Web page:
Do you want the truth about hormones? This is your science-based hormone bible. Want to make sense out of nutrition and fitness research? You’ll get step-by-step coaching on how to find it, read it, make sense of it and become your own expert in the process. Want the real scoop on exercise, movement and Non-exercise activity thermogenesis (NEAT)? There’s no better resource: Leigh’s experience with calorie and activity monitoring devices is unmatched and the fascinating discussions about her discoveries will make for many “aha moments” for every reader.

Starve Mode is free of agenda, dogma or zealotry. Leigh freely offers her opinions, but she doesn’t push an ideology. Instead, she helps you find the approach that’s best for you. Leigh doesn’t sugarcoat anything. She tells it like it is – not just what you want to hear, but what you need to hear – even when that includes, “YOU are solely responsible for the condition your body is in now.”

Leigh says there’s no one who wouldn’t benefit from reading this book, and I agree. I would add that Starve Mode is such a smart, thoughtful book, that it will be most appreciated by the smart, thoughtful reader who wants an education about the science, as well as a plan of action, not one or the other, and not surface-level pop-diet advice.

Bottom line: Do what Leigh suggests and don’t skim this book – study it – because Starve Mode is clearly the new definitive guide to getting a healthy, fat-burning metabolism.


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6 Responses to “Starve Mode By Leigh Peele Book Review”

  • Kay

    Hormone science bible? What hormones are addressed and what reference is used? I have Hashimotos and HPA dysfunction. Chronic fatigue is my constant companion. It does NOT matter what I eat…how much or how little my weight doesn’t change. (I still eat clean, based on many years of following BFFM). I have not found a doctor who thinks my metabolic issues can change. There’s nothing quite like being abandoned by the medical community. Can this book help me or it is just for people who slowed their metabolisms with fad DIEts?

    • Hey Kay,

      First off, the book is not for the treatment of any condition or illness. I am a mere layman researcher. It’s a book that looks at the research regarding common issues with losing weight or fat (two different things sadly). Also at general metabolic education, and detailed looks at side effects from constantly dieting down + the benefits of feeding.

      It can help everyone in understanding how to monitor YOUR rate best as possible, and sometimes for those dealing with problems it can be helpful. But no, it does not cover those particular issues.

      If I may just offer up some personal advice and conversation…

      I am very sorry you feel abandoned by the medical community. Having helped so many in that community myself though, I can tell you they are fighting a lot of the same battles. In large part, due to all the conflicting advice often offered. If you feel you have been overlooked I highly suggest you keep looking for the right fit. With these types of issues, just getting your fluid retention better under control or better medication distribution can make a world of difference. Just a little two cents there.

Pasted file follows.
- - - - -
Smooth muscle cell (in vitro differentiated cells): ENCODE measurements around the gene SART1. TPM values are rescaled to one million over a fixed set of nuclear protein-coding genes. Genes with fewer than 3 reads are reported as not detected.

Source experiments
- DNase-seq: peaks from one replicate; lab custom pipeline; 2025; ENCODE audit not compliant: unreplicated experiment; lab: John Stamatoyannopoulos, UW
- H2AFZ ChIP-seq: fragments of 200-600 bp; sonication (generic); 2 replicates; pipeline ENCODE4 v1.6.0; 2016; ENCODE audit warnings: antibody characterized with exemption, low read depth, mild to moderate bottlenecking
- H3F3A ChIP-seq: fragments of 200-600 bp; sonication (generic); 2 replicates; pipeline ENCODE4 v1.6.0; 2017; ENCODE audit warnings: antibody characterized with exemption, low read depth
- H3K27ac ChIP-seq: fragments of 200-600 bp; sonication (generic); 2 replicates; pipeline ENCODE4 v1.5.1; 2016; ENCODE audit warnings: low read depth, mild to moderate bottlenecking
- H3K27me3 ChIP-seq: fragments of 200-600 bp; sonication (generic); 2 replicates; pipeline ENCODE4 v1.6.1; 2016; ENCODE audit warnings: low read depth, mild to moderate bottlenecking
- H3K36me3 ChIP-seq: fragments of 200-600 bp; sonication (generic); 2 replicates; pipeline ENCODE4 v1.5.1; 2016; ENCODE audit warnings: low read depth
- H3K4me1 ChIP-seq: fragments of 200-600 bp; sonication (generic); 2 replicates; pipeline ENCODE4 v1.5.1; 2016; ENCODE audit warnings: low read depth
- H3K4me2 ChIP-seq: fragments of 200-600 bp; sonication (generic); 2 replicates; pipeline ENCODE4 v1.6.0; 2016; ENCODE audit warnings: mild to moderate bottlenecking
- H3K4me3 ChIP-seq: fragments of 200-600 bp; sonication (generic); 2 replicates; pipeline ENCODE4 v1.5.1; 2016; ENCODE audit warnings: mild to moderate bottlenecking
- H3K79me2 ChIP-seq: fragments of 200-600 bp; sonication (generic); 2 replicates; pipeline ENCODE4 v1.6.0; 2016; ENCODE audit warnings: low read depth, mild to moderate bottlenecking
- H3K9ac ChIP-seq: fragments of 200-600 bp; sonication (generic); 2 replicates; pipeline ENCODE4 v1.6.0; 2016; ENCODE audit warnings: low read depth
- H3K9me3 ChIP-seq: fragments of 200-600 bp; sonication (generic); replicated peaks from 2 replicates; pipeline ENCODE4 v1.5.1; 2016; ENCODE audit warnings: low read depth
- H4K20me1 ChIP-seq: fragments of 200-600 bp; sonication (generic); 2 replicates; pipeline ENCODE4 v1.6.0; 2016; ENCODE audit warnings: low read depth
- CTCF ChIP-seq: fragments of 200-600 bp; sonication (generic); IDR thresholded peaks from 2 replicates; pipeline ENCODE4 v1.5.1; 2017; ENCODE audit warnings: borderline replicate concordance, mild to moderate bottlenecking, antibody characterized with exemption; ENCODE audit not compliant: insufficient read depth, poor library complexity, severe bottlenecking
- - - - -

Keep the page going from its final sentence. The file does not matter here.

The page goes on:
In research and anecdotes, we see people with Hashimotos and HPA dysfunction generally dealing with more aggressive water fluctuations than most and lower overall NEAT/NEPA behavior, lower heart rates/blodd pressure. That combination in fat/weight loss language usually means…

      1. I bloat like a balloon for no reason – a lot.
      2. My caloric burn is running at a suboptimal level that makes fat loss more of a challenge.

      Because of those things, just “clean eating” may not always be such a help. Perhaps getting an activity monitor and seeing what you burn on a daily basis and using it to inspire intermittent light grade activity to keep burn a little higher, could be a start. Could keep your temps up a little higher and can help with overall burn.

      I guess my point is, since you are dealing with these issues, do what you can to keep variables down, at least during a testing period. Do everything you can to take that extra advantage. I am not saying it is fair or that you aren’t already do that, just saying it could be something that helps. 🙂

      • Tracy

        Leigh- can you comment more on your knowledge of hashimotos and metabolism. Is there a way to get a true test on the rate of ones metabolism. Is wearing a heart rate monitor all day very accurate? Meaning our heart rate is in alignment with metabolism and calories burned per day??

    • Sandra

      Google “The Whole 30”. It’s supposed to help with Hashimotos. At the very least, it’s clean eating to the max!

    • Brian

      Kay – I recommend contacting Dr. Michael Ruscio. He has some great testimonials from female patients who have balanced their hormones and fixed their thyroid problems.

  • Cindy

    Will we ever be able to purchase a hard or soft cover of this book?